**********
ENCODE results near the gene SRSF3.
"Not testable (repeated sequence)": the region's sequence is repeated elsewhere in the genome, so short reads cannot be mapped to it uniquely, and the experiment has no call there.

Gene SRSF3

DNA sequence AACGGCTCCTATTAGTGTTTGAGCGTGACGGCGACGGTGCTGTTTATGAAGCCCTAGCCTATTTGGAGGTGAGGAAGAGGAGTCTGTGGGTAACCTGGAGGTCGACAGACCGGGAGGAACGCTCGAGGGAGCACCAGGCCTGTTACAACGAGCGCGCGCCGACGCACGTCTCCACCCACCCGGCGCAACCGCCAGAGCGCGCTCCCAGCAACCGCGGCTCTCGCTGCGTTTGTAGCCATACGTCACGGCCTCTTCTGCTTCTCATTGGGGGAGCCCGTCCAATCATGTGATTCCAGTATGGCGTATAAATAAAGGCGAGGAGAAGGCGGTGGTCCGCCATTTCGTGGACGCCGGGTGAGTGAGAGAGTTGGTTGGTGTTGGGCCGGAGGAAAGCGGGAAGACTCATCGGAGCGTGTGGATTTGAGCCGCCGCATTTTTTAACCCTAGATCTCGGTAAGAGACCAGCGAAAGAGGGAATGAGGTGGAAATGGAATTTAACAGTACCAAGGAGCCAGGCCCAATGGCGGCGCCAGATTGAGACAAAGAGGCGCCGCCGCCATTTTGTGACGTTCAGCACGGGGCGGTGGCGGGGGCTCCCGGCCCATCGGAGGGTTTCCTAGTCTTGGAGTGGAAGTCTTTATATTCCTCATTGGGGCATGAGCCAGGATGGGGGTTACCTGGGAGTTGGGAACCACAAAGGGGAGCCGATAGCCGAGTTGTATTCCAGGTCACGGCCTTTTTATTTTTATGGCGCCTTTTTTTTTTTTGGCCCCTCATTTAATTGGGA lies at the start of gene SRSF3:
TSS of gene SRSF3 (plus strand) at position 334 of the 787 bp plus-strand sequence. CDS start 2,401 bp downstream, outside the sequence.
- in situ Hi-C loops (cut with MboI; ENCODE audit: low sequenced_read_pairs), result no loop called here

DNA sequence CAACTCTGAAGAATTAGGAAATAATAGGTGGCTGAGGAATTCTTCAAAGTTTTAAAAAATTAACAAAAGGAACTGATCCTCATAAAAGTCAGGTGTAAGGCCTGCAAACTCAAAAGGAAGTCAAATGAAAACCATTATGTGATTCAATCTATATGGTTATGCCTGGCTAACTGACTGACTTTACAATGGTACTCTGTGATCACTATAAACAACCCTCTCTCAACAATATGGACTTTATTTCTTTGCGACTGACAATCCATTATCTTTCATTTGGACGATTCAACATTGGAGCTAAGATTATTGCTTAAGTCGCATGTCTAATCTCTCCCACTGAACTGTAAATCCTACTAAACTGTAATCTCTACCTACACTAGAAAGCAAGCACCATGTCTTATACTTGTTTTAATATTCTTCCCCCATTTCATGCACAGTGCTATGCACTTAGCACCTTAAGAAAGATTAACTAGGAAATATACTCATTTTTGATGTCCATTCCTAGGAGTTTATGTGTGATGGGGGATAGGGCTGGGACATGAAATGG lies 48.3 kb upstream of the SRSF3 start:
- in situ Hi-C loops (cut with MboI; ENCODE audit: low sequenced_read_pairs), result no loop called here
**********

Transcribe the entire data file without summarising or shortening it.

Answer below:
ENCODE results near the gene SRSF3.
"Not testable (repeated sequence)": the region's sequence is repeated elsewhere in the genome, so short reads cannot be mapped to it uniquely, and the experiment has no call there.

Gene SRSF3

DNA sequence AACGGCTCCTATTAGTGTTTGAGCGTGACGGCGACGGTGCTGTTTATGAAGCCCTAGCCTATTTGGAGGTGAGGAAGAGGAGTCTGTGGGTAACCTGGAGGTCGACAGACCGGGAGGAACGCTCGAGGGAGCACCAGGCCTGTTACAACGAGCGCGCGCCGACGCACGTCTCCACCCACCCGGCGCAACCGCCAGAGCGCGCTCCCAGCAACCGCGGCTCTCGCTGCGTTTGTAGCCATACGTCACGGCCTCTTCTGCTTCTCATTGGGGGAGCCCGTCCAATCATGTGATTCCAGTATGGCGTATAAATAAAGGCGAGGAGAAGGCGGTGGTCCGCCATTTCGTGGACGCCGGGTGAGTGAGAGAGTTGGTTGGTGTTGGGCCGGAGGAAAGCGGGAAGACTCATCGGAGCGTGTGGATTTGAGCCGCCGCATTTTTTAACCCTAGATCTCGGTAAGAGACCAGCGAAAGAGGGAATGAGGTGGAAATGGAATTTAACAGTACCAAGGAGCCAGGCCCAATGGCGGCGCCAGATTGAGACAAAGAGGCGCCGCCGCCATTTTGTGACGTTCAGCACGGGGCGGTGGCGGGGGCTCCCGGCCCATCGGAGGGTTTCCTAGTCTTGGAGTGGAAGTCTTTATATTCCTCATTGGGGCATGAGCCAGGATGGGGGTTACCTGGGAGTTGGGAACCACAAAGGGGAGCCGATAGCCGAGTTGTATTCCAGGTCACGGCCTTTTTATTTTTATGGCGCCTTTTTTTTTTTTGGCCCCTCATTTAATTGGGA lies at the start of gene SRSF3:
TSS of gene SRSF3 (plus strand) at position 334 of the 787 bp plus-strand sequence. CDS start 2,401 bp downstream, outside the sequence.
- in situ Hi-C loops (cut with MboI; ENCODE audit: low sequenced_read_pairs), result no loop called here

DNA sequence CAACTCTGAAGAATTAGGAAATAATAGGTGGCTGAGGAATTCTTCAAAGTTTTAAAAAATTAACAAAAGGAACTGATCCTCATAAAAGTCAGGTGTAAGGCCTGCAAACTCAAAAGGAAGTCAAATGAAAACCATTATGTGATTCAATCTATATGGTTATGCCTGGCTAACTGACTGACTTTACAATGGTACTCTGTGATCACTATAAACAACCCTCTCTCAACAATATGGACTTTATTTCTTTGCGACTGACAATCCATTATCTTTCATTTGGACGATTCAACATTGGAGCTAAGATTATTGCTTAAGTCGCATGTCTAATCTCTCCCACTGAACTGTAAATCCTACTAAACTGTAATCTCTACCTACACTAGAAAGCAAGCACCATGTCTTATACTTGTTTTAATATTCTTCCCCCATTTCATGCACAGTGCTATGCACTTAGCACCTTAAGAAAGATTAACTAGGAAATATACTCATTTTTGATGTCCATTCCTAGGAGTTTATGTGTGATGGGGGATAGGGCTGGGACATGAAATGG lies 48.3 kb upstream of the SRSF3 start:
- in situ Hi-C loops (cut with MboI; ENCODE audit: low sequenced_read_pairs), result no loop called here